‘I have always kept this up in all the wooden boats I have been involved in building since the custom was explained to me by my first boss, who was himself told that this was a long standing custom when he was an apprentice. He always did this to continue the custom handed down to him.’

So it seems Gadfly II may well be considerably older than was first thought and, if so, she predates the Blackwater sloops build by Dan Webb at Maldon in Essex. Could it be that Webb saw this boat, liked her and copied and then modified her lines to create his famous Blackwater sloop?

Certainly this story is becoming more and more interesting – can anyone out there shed any further light on Gadfly II’s mysterious background and her obvious connection with Webb’s series of Essex-built boats?

Simon Papendick, who runs J-Star Tuition & Boat Services, can be reached at 07799401650 and info@jstartuition-boatservices.co.uk.

Don’t miss out on something good – subscribe to intheboatshed.net for a weekly newsletter!

More information about the Kent-built ‘Blackwater sloop’ Gadfly II

[ad#intheboatshed-post]

gadfly-1

gadfly-3 gadfly-2

Gadfly II – she’s fairly clean, but there’s still plenty of work to do!

We’ve had a short message and a few more photos of Gadfly II from boatbuilder and restorer Simon Papendick.

‘Since I contacted you last on the website, I have found out more about the boat’s history and type of boat she is – or at least the design she was built to.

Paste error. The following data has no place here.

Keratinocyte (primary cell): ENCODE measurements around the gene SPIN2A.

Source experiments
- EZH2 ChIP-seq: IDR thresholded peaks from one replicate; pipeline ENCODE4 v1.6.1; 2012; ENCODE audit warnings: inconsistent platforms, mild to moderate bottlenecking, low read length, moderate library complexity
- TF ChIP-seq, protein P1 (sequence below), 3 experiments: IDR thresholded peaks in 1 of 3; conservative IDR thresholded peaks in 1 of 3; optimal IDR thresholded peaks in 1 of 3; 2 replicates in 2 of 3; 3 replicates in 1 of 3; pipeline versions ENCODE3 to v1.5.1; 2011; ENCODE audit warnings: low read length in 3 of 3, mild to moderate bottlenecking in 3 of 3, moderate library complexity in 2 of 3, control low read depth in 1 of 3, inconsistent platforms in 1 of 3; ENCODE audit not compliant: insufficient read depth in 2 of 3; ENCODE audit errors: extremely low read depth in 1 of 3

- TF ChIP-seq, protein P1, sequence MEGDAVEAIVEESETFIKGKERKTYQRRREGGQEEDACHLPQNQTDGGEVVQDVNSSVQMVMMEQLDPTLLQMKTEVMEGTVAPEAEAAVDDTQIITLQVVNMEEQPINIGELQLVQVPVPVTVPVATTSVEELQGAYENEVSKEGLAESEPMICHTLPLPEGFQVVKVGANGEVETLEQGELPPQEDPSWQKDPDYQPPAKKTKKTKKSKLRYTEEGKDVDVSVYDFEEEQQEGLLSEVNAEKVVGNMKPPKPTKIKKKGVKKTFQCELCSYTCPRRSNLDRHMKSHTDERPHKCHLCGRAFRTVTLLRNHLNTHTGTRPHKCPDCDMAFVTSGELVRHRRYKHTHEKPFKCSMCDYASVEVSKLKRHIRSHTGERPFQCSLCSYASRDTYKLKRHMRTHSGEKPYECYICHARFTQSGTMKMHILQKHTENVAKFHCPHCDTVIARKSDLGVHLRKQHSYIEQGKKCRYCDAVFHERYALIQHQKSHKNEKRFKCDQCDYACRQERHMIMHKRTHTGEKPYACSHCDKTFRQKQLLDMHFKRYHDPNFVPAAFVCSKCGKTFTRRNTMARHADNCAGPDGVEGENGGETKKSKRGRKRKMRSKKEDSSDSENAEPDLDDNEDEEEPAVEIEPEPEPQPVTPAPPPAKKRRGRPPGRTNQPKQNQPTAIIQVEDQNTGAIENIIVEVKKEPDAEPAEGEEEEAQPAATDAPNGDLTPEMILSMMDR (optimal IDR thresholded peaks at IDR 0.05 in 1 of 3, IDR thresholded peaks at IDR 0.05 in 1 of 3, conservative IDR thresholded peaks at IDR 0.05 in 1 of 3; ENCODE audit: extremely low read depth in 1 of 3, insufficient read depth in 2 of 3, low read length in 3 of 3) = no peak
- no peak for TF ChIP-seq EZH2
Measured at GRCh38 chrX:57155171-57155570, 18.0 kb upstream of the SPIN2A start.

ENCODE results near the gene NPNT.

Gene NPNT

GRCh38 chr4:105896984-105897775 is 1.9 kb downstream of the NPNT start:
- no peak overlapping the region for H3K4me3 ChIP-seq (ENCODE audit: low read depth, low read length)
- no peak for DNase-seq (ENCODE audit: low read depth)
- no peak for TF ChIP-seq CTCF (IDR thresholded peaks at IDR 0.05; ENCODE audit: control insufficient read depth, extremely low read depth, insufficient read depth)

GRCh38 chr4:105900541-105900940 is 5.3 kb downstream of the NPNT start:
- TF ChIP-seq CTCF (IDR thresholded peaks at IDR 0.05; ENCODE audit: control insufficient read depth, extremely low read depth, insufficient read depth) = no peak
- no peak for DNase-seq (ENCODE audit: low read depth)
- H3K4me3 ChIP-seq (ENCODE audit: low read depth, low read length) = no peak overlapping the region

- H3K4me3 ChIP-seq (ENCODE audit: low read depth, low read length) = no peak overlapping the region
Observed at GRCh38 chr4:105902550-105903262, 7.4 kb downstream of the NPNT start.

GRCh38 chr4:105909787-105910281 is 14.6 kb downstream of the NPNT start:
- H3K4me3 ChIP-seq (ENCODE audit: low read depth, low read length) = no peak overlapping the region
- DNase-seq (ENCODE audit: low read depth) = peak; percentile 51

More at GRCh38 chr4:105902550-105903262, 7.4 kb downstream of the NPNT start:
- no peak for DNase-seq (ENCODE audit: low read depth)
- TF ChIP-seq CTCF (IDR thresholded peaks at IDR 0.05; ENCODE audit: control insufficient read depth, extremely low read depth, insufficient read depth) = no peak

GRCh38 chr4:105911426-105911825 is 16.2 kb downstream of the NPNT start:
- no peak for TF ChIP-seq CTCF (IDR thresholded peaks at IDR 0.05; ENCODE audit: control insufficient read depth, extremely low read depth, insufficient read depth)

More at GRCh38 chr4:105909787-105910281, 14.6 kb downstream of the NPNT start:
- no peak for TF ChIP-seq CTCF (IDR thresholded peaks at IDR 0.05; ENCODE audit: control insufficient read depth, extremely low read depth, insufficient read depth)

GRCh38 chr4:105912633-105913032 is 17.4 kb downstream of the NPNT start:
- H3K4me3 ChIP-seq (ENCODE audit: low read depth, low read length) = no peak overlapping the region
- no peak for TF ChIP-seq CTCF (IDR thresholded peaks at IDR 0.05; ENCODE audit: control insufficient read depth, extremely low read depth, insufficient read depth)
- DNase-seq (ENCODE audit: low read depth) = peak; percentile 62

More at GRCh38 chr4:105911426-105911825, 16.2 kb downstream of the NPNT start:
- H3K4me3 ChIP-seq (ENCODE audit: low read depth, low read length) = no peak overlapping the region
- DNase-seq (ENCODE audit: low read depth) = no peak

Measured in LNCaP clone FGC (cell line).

‘It appears that Gadfly II was built in Kent, as was I was lead to believe was the case. However, she was built to look like a Blackwater gaff sloop called Iolanthe and has the same hull design and dimensions.

‘The only different between the two boats is that my boat has an extra 3in depth in the iron keel. I have attached a few photos of the work in progress to restore this fine old lady to her former glory.’

Iolanthe appeared in Classic Boat magazine September 2004. I should get my copy out and have a look!

For an earlier intheboatshed.net post about this boat, click here.

Simon Papendick, who runs J-Star Tuition & Boat Services, can be reached at 07799401650 and info@jstartuition-boatservices.co.uk.

Do you know the story of the ‘Blackwater sloop’ Gadfly II?

[ad#intheboatshed-post]

48-470

53 51 49

Gadfly II awaiting restoration by Simon Papendick

Clacton-based wooden boat builder and restorer Simon Papendick is looking for information about a 1939 gaff sloop that he’s currently restoring. Can anyone shed any light on  this boat please? If you can, please comment below, or write either to me at gmatkin@gmail.com or to Simon at info@jstartuition-boatservices.co.uk.

The boat in question is named Gadfly II, and apparently the previous owner said she was a Blackwater gaff sloop and seems to have many of the same features – however, having contacted a number of sources Simon now believes she was built in Kent rather than the Blackwater, which is across the Thames Estuary, in Essex.

‘I have now got the job of restoring her to her former glory and hope to have her sailing this year. From what I have been able to find out about it, building on her began in 1939, stopped for the duration of World War II, and she was finally finished in 1945-46 and launched in 1946 for a local man in Kent.

‘The name Gadfly II appears on the list of vessels owned by members belonging to the Old Gaffer Association until the 1970s, but then drops off.’

Follow this link for gaff-rigged boats at intheboatshed.net.

Simon Papendick, who runs J-Star Tuition & Boat Services, can be reached at 07799401650 and info@jstartuition-boatservices.co.uk.

Don’t miss out on something good – subscribe to intheboatshed.net for a weekly newsletter